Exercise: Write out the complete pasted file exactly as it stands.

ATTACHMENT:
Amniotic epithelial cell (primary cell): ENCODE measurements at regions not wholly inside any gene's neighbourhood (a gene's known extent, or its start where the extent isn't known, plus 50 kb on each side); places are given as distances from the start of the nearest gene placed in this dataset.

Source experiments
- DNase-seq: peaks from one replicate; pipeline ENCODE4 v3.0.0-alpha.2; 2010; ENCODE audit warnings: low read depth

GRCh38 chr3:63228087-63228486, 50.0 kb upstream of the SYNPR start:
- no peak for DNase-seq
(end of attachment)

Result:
Amniotic epithelial cell (primary cell): ENCODE measurements at regions not wholly inside any gene's neighbourhood (a gene's known extent, or its start where the extent isn't known, plus 50 kb on each side); places are given as distances from the start of the nearest gene placed in this dataset.

Source experiments
- DNase-seq: peaks from one replicate; pipeline ENCODE4 v3.0.0-alpha.2; 2010; ENCODE audit warnings: low read depth

GRCh38 chr3:63228087-63228486, 50.0 kb upstream of the SYNPR start:
- no peak for DNase-seq